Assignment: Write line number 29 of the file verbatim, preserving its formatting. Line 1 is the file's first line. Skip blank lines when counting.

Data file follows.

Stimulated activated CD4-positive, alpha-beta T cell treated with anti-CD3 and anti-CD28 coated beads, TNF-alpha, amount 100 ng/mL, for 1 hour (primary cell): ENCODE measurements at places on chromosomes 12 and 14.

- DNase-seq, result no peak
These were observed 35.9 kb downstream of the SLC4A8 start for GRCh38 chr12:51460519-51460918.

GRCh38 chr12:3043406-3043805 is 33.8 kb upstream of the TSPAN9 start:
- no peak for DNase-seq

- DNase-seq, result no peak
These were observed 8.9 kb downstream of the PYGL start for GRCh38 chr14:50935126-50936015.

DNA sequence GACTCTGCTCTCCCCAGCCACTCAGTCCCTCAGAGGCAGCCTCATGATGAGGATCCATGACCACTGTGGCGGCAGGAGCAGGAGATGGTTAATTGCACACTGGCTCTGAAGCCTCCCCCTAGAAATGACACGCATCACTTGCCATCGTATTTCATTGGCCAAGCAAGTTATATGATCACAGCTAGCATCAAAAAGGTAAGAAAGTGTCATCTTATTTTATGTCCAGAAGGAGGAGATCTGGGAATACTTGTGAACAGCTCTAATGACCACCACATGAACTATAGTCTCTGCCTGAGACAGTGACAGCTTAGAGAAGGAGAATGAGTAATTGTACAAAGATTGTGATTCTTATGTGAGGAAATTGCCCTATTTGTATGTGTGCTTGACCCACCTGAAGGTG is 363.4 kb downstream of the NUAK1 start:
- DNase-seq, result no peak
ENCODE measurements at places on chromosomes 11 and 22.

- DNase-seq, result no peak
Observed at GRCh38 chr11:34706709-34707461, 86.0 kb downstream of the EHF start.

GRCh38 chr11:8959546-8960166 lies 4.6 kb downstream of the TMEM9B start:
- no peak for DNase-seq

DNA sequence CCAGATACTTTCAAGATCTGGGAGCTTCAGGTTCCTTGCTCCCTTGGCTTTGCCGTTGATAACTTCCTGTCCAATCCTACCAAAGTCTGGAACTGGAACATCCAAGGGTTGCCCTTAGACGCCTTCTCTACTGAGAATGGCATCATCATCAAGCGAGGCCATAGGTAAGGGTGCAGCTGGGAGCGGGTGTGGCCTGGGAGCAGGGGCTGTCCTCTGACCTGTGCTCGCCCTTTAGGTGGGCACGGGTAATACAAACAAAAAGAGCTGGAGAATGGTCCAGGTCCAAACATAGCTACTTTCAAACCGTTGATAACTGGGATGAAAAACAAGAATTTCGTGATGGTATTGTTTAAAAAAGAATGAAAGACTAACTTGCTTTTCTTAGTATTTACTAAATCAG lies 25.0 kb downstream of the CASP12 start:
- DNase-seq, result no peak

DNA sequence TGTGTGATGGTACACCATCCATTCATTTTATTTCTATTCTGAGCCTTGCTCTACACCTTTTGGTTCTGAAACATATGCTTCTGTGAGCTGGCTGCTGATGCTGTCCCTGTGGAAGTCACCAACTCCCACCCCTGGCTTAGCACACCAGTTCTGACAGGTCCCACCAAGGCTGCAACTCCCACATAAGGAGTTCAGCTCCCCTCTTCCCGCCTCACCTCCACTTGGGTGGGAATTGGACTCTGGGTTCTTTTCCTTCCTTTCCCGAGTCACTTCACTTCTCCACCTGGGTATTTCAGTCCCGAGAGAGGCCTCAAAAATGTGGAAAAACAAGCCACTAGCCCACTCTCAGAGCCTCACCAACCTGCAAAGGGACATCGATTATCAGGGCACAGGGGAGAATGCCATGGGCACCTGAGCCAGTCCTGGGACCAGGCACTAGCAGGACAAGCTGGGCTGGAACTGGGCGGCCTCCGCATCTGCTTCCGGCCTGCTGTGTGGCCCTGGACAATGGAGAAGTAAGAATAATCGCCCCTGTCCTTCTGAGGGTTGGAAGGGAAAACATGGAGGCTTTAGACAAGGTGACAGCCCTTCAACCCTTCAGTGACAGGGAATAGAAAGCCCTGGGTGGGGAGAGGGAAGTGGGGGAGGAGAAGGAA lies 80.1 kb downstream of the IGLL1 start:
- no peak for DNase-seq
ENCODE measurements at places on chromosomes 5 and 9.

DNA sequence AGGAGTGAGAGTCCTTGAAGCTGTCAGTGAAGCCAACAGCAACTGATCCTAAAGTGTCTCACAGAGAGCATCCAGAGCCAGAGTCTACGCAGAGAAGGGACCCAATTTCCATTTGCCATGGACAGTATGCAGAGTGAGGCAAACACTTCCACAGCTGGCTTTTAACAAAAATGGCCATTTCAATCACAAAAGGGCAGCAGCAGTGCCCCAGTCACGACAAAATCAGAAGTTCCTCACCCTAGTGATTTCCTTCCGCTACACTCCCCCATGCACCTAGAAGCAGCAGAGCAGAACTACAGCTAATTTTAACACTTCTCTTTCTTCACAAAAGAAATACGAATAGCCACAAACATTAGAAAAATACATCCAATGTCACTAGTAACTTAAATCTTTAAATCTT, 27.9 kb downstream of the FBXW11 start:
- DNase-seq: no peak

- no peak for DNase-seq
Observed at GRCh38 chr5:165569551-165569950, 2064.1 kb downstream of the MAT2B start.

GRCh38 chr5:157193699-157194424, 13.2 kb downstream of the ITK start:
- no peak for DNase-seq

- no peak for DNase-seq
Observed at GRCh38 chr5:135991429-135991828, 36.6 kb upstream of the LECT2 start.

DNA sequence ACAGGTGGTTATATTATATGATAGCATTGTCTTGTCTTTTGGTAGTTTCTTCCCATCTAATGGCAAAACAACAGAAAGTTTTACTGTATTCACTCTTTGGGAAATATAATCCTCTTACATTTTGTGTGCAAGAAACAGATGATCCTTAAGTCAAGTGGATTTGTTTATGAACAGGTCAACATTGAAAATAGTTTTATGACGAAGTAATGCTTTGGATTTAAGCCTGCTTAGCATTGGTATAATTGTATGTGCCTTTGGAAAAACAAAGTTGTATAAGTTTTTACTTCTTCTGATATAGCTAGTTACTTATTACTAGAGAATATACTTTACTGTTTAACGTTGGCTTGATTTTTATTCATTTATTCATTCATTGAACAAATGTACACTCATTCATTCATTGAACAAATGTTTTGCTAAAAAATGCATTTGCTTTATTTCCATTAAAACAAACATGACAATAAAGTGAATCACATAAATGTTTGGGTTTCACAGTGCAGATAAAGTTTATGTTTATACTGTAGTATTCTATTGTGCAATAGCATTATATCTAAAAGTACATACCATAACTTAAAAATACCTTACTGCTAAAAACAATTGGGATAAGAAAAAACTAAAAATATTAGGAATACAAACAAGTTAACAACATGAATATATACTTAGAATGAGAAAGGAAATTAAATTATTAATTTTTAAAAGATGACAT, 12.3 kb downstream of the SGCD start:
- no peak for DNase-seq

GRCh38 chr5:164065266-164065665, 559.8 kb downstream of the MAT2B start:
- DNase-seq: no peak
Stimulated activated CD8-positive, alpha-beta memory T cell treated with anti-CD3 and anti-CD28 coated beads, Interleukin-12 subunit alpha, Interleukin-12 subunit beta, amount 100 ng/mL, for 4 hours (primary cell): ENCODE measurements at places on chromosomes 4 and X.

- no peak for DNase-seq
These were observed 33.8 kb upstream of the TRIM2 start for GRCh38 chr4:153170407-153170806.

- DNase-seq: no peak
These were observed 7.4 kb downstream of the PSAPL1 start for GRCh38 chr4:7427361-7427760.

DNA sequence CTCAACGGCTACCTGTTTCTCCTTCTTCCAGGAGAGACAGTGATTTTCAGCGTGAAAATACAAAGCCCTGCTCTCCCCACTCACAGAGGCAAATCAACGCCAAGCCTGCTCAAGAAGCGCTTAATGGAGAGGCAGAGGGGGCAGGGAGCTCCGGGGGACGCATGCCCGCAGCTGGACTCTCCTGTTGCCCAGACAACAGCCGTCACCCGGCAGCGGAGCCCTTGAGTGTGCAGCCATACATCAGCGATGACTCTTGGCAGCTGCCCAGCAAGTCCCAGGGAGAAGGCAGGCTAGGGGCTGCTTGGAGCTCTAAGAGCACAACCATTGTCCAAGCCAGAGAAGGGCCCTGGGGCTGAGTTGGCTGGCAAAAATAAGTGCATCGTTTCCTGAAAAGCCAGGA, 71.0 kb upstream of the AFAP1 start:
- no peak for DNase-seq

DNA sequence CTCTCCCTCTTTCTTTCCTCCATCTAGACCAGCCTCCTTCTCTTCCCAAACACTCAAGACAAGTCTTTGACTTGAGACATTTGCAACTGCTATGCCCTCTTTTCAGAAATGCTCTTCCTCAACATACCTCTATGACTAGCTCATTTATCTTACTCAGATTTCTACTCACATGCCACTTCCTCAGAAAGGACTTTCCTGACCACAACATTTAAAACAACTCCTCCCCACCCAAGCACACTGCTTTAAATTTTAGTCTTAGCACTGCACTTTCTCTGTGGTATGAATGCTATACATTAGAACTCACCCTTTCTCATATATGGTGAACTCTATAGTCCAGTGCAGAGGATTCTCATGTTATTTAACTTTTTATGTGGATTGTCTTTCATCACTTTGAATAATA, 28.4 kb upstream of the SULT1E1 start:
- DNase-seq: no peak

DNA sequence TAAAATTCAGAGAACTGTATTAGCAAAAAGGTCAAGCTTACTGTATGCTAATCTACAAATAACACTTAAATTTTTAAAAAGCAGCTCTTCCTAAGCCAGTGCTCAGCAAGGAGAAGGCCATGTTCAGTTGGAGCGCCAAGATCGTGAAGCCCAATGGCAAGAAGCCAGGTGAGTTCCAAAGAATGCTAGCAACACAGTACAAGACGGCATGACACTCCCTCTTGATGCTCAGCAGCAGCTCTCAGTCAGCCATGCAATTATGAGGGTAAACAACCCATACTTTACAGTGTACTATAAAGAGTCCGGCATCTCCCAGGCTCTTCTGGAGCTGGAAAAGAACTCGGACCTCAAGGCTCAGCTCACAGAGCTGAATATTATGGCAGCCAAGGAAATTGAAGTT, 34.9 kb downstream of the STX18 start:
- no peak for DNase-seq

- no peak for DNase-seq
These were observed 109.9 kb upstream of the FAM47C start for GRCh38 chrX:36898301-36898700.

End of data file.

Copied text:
- no peak for DNase-seq